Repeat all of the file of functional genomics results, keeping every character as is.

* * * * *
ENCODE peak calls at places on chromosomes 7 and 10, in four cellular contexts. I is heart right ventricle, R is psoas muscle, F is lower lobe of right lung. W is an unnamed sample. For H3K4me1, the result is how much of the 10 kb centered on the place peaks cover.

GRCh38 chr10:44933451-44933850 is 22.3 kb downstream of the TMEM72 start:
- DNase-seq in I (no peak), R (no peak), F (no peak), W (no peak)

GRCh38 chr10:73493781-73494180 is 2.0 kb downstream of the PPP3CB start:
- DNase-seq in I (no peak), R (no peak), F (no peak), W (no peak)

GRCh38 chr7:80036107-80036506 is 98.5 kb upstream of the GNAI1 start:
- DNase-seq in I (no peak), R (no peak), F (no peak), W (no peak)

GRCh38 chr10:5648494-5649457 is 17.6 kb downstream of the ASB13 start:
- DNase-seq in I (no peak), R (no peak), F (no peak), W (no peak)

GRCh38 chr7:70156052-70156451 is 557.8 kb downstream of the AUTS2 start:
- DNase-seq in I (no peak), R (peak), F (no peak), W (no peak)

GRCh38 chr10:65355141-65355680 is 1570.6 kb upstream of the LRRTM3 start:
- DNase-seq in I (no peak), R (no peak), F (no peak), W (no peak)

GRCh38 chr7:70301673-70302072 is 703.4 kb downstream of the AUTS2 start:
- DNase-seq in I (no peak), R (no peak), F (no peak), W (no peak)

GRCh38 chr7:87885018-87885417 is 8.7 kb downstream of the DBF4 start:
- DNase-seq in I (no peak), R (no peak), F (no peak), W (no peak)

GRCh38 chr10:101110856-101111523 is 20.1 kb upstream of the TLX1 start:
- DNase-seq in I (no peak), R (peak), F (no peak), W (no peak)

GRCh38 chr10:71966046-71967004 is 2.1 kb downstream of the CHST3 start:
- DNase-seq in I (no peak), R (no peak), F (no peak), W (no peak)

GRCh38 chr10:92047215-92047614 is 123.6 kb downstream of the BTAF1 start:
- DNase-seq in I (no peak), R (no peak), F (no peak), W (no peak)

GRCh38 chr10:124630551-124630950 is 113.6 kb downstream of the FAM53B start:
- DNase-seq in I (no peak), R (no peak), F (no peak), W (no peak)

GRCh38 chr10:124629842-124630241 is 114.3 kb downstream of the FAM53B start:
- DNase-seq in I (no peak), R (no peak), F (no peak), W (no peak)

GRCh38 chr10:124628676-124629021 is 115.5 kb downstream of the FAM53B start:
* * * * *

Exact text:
ENCODE peak calls at places on chromosomes 7 and 10, in four cellular contexts. I is heart right ventricle, R is psoas muscle, F is lower lobe of right lung. W is an unnamed sample. For H3K4me1, the result is how much of the 10 kb centered on the place peaks cover.

GRCh38 chr10:44933451-44933850 is 22.3 kb downstream of the TMEM72 start:
- DNase-seq in I (no peak), R (no peak), F (no peak), W (no peak)

GRCh38 chr10:73493781-73494180 is 2.0 kb downstream of the PPP3CB start:
- DNase-seq in I (no peak), R (no peak), F (no peak), W (no peak)

GRCh38 chr7:80036107-80036506 is 98.5 kb upstream of the GNAI1 start:
- DNase-seq in I (no peak), R (no peak), F (no peak), W (no peak)

GRCh38 chr10:5648494-5649457 is 17.6 kb downstream of the ASB13 start:
- DNase-seq in I (no peak), R (no peak), F (no peak), W (no peak)

GRCh38 chr7:70156052-70156451 is 557.8 kb downstream of the AUTS2 start:
- DNase-seq in I (no peak), R (peak), F (no peak), W (no peak)

GRCh38 chr10:65355141-65355680 is 1570.6 kb upstream of the LRRTM3 start:
- DNase-seq in I (no peak), R (no peak), F (no peak), W (no peak)

GRCh38 chr7:70301673-70302072 is 703.4 kb downstream of the AUTS2 start:
- DNase-seq in I (no peak), R (no peak), F (no peak), W (no peak)

GRCh38 chr7:87885018-87885417 is 8.7 kb downstream of the DBF4 start:
- DNase-seq in I (no peak), R (no peak), F (no peak), W (no peak)

GRCh38 chr10:101110856-101111523 is 20.1 kb upstream of the TLX1 start:
- DNase-seq in I (no peak), R (peak), F (no peak), W (no peak)

GRCh38 chr10:71966046-71967004 is 2.1 kb downstream of the CHST3 start:
- DNase-seq in I (no peak), R (no peak), F (no peak), W (no peak)

GRCh38 chr10:92047215-92047614 is 123.6 kb downstream of the BTAF1 start:
- DNase-seq in I (no peak), R (no peak), F (no peak), W (no peak)

GRCh38 chr10:124630551-124630950 is 113.6 kb downstream of the FAM53B start:
- DNase-seq in I (no peak), R (no peak), F (no peak), W (no peak)

GRCh38 chr10:124629842-124630241 is 114.3 kb downstream of the FAM53B start:
- DNase-seq in I (no peak), R (no peak), F (no peak), W (no peak)

GRCh38 chr10:124628676-124629021 is 115.5 kb downstream of the FAM53B start: